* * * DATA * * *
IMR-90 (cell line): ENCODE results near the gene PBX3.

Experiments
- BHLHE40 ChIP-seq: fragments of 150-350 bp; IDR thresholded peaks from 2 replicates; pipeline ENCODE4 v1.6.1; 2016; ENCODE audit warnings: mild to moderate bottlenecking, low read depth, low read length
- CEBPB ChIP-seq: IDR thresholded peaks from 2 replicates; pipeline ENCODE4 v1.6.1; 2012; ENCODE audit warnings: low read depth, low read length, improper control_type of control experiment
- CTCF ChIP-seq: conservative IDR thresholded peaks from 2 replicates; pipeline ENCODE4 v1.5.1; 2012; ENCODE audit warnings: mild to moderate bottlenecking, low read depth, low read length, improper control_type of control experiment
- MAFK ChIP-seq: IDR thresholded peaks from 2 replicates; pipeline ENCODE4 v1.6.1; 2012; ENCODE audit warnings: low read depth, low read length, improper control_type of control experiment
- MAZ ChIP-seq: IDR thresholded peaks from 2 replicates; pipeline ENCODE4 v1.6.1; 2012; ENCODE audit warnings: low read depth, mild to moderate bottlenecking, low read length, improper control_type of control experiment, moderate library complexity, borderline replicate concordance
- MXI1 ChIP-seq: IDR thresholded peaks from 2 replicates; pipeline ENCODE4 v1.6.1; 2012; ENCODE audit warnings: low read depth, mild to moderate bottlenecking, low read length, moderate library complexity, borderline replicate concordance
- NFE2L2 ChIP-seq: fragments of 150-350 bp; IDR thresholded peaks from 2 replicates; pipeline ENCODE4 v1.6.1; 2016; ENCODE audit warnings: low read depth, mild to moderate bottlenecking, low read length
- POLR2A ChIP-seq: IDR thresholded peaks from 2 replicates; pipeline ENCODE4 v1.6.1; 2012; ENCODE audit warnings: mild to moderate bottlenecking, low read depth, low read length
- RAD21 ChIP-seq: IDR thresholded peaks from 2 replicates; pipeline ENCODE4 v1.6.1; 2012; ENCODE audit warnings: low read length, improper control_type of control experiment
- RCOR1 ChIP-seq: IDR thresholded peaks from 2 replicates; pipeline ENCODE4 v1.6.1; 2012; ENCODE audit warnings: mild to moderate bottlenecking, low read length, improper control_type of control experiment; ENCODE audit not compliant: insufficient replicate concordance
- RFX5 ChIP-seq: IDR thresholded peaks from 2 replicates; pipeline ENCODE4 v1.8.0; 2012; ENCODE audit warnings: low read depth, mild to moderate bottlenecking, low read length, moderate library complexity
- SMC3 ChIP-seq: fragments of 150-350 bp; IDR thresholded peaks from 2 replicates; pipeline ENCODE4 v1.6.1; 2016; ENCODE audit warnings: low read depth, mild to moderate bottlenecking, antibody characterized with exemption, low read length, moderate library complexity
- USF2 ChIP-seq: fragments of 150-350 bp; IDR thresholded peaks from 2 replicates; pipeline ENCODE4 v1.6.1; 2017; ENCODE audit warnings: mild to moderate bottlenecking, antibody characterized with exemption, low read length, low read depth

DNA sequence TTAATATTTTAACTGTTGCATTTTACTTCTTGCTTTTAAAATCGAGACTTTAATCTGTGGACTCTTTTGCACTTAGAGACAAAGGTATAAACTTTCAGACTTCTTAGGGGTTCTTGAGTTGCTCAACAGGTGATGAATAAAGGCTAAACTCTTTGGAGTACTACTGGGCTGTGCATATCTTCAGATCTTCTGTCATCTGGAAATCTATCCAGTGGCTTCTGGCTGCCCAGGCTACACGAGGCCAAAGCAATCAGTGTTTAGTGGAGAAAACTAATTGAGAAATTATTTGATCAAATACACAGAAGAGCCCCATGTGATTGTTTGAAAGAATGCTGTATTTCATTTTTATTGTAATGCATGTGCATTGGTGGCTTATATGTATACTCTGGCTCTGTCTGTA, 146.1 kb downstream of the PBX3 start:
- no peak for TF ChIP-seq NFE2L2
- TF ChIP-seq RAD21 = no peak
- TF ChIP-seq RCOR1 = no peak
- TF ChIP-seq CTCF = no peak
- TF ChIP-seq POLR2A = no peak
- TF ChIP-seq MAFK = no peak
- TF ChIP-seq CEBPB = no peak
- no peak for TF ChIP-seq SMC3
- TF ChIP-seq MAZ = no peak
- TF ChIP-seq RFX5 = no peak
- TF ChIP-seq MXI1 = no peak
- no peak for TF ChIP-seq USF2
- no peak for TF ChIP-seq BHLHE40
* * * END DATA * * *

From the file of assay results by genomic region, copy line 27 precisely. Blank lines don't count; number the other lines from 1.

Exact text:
- TF ChIP-seq MXI1 = no peak